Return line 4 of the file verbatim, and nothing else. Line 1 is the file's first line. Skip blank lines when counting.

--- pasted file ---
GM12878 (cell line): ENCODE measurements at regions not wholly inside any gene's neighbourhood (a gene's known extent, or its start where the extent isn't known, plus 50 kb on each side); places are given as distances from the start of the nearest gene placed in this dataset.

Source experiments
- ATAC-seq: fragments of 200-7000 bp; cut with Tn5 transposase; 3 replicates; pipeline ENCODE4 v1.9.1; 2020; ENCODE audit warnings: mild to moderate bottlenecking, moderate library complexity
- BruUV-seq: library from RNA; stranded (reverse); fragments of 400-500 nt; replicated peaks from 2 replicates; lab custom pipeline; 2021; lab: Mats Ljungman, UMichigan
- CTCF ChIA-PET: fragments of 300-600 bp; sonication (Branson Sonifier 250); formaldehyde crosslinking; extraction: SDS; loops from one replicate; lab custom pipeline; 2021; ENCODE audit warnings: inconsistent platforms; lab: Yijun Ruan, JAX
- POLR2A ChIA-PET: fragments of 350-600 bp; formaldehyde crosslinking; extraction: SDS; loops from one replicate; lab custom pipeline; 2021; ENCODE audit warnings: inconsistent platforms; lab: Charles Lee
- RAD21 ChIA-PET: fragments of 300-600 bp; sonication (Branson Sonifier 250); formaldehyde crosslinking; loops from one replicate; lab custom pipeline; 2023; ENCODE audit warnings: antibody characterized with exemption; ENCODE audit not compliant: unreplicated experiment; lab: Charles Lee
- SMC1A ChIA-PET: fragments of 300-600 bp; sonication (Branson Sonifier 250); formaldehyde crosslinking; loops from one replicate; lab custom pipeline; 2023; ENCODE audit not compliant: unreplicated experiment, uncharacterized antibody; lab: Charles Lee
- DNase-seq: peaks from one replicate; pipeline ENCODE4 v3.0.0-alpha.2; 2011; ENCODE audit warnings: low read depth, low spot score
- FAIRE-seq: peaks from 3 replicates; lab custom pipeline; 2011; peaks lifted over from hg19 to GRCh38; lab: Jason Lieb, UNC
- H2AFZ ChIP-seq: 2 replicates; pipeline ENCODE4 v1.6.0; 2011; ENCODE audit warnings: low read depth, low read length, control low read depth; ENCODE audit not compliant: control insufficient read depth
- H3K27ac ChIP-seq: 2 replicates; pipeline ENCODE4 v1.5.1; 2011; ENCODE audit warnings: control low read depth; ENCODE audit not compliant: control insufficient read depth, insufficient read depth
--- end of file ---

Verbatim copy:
- BruUV-seq: library from RNA; stranded (reverse); fragments of 400-500 nt; replicated peaks from 2 replicates; lab custom pipeline; 2021; lab: Mats Ljungman, UMichigan